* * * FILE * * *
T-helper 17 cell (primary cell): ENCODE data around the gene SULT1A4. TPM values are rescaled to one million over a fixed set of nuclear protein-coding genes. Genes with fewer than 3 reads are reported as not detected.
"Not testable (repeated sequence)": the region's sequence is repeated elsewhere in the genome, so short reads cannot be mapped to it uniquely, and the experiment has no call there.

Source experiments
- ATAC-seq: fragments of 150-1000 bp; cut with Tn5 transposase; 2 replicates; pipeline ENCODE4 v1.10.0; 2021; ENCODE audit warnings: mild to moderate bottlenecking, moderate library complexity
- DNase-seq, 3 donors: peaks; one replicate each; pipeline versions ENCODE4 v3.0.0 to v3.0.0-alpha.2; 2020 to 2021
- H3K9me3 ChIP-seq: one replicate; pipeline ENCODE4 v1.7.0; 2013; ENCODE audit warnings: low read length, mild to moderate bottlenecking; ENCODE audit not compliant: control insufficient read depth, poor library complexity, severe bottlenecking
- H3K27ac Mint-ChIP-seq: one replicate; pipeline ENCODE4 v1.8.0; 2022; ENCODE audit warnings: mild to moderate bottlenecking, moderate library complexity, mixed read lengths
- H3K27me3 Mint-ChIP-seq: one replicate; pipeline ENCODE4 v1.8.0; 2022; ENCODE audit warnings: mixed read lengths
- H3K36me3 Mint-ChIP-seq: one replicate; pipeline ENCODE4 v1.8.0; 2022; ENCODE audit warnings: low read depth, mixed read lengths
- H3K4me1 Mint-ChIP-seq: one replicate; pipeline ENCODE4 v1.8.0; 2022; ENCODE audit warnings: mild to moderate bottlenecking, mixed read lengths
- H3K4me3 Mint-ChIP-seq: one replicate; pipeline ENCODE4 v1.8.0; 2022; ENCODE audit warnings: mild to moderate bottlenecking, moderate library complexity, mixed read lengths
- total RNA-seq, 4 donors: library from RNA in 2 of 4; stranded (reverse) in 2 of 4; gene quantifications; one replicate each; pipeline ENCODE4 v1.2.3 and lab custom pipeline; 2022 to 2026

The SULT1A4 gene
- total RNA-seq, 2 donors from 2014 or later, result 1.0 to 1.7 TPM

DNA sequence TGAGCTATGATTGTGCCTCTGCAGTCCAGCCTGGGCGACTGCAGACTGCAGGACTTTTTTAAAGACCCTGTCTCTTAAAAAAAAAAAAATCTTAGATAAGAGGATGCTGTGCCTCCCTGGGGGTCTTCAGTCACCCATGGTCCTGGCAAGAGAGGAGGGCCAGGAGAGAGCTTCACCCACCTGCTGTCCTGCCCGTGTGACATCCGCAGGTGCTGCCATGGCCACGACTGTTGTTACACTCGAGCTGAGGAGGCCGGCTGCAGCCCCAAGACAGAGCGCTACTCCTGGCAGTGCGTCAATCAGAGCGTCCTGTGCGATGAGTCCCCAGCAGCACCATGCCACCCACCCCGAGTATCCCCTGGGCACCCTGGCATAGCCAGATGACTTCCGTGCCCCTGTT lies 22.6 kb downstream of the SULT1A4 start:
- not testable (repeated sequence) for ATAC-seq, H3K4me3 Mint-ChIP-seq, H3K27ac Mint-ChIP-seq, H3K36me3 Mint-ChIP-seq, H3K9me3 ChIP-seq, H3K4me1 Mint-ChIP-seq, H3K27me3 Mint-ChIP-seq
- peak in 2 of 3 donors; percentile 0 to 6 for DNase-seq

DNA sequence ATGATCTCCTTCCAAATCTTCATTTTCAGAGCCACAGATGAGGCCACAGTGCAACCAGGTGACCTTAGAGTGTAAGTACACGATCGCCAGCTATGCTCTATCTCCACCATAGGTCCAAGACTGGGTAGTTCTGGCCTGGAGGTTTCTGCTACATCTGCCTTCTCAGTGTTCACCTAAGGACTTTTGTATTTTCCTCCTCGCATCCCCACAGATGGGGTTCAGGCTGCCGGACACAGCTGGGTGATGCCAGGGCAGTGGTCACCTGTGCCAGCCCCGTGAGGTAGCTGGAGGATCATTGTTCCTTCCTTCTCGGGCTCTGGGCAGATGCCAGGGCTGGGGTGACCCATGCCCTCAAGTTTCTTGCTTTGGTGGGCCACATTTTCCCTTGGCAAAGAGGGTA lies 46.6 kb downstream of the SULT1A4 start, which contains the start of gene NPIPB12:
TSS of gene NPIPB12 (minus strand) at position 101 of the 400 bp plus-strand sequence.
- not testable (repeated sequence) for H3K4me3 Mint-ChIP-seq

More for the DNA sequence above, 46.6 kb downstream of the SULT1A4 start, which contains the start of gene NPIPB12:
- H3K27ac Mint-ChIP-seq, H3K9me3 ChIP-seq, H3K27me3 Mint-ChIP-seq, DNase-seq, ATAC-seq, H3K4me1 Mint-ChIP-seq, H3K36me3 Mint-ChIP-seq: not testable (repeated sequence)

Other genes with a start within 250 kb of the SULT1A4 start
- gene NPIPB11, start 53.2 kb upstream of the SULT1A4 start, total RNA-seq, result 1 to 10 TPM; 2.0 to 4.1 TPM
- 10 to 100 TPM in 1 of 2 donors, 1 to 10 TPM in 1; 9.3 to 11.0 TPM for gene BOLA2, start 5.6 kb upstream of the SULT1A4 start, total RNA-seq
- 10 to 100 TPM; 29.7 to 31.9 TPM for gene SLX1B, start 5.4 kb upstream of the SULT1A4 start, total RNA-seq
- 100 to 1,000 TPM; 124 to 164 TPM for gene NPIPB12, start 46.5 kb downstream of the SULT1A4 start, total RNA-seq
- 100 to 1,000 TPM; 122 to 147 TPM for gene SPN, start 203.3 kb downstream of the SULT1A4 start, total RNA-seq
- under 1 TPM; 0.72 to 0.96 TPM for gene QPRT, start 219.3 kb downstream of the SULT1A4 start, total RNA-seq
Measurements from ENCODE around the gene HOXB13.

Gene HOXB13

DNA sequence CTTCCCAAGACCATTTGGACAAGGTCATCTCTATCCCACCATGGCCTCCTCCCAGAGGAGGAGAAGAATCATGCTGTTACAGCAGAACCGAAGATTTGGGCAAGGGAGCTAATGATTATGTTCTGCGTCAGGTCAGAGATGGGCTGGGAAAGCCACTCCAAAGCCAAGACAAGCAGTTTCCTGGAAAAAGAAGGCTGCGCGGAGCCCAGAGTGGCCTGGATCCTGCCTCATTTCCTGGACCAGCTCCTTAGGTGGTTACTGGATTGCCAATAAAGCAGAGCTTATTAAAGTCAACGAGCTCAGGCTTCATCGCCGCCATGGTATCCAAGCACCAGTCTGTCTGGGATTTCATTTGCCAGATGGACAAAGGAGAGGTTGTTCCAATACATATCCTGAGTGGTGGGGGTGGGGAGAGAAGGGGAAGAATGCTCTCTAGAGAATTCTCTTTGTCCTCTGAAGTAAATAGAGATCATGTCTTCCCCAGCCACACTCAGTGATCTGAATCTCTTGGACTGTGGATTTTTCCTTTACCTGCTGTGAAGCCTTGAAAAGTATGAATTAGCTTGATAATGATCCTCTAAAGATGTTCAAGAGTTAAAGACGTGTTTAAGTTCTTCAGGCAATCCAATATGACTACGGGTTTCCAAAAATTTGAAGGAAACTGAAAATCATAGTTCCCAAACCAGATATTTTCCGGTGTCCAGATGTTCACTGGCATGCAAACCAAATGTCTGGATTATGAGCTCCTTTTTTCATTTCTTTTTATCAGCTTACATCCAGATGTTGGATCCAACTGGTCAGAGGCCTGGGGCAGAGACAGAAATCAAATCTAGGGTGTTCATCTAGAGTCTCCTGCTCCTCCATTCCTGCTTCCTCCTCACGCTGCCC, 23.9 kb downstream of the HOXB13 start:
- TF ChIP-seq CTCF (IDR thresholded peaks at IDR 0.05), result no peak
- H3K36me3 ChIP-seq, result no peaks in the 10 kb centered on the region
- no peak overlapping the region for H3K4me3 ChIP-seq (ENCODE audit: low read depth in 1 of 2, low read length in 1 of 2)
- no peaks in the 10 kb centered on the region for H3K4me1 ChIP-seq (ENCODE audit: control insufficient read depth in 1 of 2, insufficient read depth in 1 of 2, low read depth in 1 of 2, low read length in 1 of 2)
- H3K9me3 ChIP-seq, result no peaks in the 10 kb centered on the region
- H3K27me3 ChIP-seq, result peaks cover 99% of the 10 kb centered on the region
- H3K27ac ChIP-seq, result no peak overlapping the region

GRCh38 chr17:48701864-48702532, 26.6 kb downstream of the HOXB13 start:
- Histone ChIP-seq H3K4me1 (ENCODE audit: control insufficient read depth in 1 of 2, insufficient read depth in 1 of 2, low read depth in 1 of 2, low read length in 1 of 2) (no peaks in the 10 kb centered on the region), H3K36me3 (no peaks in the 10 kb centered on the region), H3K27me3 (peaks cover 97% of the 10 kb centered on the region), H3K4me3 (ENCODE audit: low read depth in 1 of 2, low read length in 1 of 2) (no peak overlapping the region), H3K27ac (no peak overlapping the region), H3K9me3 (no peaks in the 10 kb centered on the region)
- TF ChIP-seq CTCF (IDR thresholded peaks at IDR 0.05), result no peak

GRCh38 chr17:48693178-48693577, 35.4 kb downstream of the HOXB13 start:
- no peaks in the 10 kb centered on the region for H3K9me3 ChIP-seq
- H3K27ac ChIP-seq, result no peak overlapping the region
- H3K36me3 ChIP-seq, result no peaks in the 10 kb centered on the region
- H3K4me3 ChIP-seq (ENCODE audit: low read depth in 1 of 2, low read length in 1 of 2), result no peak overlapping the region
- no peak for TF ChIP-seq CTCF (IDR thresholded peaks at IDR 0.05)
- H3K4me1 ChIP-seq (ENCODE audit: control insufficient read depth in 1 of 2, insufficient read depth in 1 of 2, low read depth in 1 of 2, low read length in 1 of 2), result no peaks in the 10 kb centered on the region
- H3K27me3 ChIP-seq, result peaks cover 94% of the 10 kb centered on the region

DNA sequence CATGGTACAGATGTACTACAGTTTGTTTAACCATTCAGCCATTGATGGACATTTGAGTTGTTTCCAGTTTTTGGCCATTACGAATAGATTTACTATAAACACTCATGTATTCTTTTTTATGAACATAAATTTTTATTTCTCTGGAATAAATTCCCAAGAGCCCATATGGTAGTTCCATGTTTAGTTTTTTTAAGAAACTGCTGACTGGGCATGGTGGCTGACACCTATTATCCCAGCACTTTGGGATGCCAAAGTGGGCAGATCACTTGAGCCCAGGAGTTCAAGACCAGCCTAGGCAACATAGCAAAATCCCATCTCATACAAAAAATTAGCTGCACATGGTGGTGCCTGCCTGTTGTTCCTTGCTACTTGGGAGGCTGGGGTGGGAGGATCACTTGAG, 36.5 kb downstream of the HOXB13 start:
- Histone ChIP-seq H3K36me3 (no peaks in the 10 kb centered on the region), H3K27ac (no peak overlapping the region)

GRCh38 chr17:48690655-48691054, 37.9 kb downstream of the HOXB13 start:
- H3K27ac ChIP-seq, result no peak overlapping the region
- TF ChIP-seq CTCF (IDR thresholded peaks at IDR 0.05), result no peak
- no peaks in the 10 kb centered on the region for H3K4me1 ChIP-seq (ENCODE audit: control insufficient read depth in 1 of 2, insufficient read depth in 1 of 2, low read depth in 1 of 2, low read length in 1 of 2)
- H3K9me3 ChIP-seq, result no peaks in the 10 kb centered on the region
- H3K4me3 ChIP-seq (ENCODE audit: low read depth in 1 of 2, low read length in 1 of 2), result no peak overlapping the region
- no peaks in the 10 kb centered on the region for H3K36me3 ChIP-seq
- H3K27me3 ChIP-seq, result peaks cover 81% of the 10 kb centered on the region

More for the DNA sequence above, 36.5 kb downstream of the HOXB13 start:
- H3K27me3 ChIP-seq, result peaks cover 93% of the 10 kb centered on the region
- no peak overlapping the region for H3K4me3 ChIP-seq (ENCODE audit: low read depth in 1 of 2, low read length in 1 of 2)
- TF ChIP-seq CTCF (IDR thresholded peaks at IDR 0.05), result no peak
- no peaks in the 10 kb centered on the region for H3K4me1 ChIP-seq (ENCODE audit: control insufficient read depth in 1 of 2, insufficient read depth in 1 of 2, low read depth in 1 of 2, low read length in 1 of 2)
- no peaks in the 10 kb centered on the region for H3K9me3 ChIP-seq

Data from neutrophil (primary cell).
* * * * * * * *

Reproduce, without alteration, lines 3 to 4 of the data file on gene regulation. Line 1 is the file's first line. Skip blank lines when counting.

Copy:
Source experiments
- ATAC-seq: fragments of 150-1000 bp; cut with Tn5 transposase; 2 replicates; pipeline ENCODE4 v1.10.0; 2021; ENCODE audit warnings: mild to moderate bottlenecking, moderate library complexity